Date of Award


Level of Access Assigned by Author

Open-Access Thesis

Degree Name

Master of Science (MS)


Quaternary and Climate Studies


Debra A. Meese

Second Committee Member

Paul Mayewski

Third Committee Member

Gordon Hamilton


Samples from 12 East Antarctic firn and ice cores were analyzed using scanning electron micrcoscopy (SEM) in order to first develop a technique for the accurate characterization of physical properties and then to investigate the relationship between the physical microstructure and chemical properties. Both physical properties, such as grain size and porosity, and chemical properties, such as major ion and trace element concentration, provide information about atmospheric temperature changes, impurity content, accumulation rate and deformation history; therefore the characterization of both types of properties is necessary. Further, knowledge of the relationship between the physical and chemical properties may increase our ability to interpret paleoclimate proxies. Using samples for which grain size measurements based on traditional methodologies (Gow, 1969; Gay and Weiss, 1999) existed, new grain sizes were calculated using images from SEM. Unlike previous methodologies, SEM samples do not require the use of pore filler. Measurements from SEM were found to be smaller than those calculated using traditional methodologies. These differences were attributed to the increased accuracy of the new technique resultant from the visibility of clear etched grain boundaries and open pores. The newly calculated grain sizes were used to calculate an updated activation energy. These calculations revealed that although SEM measurements of grain size are smaller, especially for grain smaller than 0.4 mm2, the difference is not great enough to invalidate the previously established Arrhenius type temperature dependence of grain growth. The physical and chemical microstructures were characterized using SEM and X-ray micro-computed tomography in four East Antarctica cores at three depths (30, 60, 90 m) in order to assess the relationship between the chemical and physical properties. Physical properties characterization (grain size, porosity, density, internal surface volume, and crystallographic orientation) revealed expected differences between sites 06-1 and 07-4, resultant from differences in the moisture content and accumulation rate at their respective locations, as well as some unexpected findings. Indications of shallow subgrain formation and trends in internal surface volume which have implications for the study of firn densification were found. Orientation patterns suggested the c-axis ({0001} plane) as the primary axis of rotation, resultant from the weight of overlying ice. Chemical characterization revealed that site specific differences in aerosol and particulate concentration and source between sites 06-1 and 07-4 could accurately be determined using EDS analysis. It was also found that the combination of elements predominant within the sample controls the morphology and microstructural location of the impurities.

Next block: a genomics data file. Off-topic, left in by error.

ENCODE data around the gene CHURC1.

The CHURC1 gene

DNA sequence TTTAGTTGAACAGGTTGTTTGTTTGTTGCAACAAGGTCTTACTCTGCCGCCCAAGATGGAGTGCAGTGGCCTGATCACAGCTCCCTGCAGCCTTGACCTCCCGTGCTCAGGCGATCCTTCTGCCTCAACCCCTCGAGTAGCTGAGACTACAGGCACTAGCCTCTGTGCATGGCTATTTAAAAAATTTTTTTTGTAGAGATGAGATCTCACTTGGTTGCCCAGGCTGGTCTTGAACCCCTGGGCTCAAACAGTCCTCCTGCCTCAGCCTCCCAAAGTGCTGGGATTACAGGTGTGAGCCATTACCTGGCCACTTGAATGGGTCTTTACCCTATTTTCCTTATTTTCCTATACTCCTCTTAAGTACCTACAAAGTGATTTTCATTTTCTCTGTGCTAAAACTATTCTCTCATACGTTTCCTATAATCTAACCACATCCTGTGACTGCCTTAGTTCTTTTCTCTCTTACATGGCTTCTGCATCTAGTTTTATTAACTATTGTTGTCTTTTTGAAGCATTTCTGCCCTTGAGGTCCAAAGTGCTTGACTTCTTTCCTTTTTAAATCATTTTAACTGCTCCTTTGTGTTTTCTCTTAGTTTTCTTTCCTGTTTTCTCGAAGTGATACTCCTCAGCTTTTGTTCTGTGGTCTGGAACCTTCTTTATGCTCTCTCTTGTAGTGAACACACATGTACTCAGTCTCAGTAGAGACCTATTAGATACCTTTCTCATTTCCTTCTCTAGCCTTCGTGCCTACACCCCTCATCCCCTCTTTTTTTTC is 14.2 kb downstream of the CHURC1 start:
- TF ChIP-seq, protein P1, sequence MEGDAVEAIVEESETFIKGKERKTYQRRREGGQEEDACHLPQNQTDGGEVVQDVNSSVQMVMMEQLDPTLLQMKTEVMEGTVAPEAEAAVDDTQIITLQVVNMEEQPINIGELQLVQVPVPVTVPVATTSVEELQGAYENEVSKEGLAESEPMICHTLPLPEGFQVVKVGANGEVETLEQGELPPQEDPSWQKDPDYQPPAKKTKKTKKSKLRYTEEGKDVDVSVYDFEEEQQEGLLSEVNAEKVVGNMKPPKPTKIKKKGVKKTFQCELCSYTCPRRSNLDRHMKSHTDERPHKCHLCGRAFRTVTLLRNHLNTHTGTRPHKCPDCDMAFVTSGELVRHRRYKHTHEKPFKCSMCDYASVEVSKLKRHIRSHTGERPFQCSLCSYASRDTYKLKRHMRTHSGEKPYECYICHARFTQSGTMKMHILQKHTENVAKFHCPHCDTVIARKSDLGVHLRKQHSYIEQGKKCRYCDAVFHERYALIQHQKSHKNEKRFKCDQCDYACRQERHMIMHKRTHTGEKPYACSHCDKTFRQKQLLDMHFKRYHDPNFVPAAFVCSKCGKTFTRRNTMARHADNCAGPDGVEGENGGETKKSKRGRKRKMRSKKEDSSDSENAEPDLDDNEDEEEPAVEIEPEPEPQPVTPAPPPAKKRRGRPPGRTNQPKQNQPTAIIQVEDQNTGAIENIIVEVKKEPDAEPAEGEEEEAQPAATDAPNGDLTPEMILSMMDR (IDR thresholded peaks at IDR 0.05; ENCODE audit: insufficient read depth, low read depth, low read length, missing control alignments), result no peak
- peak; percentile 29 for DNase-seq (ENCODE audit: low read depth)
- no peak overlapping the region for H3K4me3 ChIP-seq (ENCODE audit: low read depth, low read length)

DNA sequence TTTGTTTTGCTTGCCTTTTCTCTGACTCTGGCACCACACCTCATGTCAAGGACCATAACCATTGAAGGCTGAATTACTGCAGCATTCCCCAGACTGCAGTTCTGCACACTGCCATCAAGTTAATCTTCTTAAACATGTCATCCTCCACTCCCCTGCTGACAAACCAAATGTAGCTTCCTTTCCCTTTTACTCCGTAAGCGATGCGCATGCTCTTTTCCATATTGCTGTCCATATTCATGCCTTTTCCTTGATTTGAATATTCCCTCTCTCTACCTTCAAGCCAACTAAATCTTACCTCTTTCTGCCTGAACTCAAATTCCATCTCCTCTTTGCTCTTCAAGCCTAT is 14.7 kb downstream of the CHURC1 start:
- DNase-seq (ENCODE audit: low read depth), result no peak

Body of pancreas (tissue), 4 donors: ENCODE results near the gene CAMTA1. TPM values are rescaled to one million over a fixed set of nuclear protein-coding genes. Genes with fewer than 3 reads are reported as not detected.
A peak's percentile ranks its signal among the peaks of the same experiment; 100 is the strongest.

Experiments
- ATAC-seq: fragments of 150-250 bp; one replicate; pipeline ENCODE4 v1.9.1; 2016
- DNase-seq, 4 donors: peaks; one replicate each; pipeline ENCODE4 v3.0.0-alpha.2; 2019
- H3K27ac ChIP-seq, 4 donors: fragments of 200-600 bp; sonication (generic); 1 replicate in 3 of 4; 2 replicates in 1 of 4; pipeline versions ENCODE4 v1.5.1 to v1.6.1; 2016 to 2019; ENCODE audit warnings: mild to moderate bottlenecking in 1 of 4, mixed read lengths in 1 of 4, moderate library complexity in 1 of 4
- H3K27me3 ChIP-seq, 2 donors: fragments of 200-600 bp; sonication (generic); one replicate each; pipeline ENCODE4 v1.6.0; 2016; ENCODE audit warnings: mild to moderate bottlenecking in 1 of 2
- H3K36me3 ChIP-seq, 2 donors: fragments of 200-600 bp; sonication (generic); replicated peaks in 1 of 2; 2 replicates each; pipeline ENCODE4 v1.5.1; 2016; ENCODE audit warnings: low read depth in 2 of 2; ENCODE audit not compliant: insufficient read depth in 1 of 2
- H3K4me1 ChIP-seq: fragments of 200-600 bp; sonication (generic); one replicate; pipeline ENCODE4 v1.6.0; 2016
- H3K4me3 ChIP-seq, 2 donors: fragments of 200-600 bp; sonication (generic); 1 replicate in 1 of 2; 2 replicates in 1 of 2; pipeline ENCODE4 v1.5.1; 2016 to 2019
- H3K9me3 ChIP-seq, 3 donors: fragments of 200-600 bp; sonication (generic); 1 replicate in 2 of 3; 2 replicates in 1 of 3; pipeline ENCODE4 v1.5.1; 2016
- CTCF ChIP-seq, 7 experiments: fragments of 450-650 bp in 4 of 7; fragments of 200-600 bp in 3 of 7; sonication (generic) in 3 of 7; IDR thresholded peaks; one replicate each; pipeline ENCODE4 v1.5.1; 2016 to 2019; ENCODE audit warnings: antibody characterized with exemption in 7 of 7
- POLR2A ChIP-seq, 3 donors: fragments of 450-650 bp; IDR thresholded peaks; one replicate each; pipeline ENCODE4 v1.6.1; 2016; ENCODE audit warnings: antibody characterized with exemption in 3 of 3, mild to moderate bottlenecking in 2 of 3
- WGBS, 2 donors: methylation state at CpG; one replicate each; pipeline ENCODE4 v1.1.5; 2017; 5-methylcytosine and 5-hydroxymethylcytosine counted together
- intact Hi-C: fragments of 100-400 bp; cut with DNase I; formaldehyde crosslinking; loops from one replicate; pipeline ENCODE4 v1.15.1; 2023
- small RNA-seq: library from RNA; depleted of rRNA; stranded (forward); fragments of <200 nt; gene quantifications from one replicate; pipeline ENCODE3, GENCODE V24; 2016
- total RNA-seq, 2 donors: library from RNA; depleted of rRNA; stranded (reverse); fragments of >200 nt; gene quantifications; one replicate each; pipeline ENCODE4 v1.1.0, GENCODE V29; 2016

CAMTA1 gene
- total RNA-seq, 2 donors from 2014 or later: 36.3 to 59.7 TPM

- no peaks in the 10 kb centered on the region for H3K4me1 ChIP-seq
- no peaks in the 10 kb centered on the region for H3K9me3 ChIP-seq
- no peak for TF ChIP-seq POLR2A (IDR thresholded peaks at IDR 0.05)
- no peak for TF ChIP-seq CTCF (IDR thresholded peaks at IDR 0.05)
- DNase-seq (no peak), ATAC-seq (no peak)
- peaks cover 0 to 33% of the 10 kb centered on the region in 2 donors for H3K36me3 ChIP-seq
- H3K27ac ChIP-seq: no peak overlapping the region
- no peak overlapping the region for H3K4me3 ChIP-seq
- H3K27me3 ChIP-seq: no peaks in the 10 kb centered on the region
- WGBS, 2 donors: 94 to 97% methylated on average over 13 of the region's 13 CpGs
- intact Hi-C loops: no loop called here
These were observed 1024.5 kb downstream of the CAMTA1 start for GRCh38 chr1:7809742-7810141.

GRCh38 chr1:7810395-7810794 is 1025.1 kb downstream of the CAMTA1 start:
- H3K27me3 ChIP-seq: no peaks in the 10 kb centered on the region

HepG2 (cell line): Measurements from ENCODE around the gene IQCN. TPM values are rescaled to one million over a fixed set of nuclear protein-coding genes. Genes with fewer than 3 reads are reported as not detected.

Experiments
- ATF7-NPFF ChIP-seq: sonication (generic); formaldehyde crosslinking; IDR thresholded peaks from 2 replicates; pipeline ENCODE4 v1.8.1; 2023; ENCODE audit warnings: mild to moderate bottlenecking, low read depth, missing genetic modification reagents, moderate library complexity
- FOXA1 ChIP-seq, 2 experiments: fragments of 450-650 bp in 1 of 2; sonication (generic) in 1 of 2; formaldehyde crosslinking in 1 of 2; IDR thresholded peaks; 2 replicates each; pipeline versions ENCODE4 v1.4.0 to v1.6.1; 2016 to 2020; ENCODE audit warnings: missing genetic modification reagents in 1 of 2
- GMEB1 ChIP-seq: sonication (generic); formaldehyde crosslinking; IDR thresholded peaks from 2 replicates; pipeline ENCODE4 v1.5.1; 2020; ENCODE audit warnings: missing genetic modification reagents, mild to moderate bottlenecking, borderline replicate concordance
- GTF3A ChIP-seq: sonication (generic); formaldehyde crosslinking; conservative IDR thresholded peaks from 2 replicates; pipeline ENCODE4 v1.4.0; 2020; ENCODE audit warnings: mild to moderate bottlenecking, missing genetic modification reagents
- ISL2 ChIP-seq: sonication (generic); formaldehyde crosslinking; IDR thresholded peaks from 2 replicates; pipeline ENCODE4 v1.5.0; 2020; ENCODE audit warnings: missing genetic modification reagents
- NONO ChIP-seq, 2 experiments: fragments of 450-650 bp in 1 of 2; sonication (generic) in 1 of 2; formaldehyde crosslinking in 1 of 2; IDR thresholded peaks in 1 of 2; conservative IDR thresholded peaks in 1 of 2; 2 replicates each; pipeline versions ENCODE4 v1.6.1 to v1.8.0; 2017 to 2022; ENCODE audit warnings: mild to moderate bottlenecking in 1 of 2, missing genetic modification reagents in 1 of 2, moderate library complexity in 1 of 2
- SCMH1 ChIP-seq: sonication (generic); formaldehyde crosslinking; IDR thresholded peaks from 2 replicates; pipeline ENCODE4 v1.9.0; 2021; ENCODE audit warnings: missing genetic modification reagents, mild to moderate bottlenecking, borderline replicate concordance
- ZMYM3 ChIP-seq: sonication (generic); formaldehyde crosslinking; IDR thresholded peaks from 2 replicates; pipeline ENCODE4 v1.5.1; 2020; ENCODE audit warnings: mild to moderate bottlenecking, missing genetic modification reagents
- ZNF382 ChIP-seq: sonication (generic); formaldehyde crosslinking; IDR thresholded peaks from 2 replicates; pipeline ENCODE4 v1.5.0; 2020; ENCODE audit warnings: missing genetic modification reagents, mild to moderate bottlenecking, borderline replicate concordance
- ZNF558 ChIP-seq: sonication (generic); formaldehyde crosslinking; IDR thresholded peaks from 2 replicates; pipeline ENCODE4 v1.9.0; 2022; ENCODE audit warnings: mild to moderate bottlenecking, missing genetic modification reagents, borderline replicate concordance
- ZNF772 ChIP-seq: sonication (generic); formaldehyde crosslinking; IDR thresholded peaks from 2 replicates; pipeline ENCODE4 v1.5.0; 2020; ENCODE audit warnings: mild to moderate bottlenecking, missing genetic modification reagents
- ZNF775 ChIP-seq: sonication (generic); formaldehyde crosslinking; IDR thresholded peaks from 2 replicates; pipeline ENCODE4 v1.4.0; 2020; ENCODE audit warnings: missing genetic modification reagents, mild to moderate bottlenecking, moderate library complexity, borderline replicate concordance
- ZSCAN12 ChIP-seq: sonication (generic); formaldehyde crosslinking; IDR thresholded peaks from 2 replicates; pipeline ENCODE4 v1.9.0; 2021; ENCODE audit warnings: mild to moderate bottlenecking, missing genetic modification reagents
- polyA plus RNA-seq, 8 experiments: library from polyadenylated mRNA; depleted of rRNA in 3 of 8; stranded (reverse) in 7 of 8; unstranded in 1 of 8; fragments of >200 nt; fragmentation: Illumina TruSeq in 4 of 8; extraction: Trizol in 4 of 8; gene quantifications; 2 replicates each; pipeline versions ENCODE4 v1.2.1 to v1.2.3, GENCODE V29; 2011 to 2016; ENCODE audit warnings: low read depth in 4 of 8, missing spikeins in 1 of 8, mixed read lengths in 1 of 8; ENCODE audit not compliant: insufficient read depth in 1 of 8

As of 2002, Degree of Master of Science (MS) Quaternary and Climate Studies published under the auspices of the Climate Change Institute.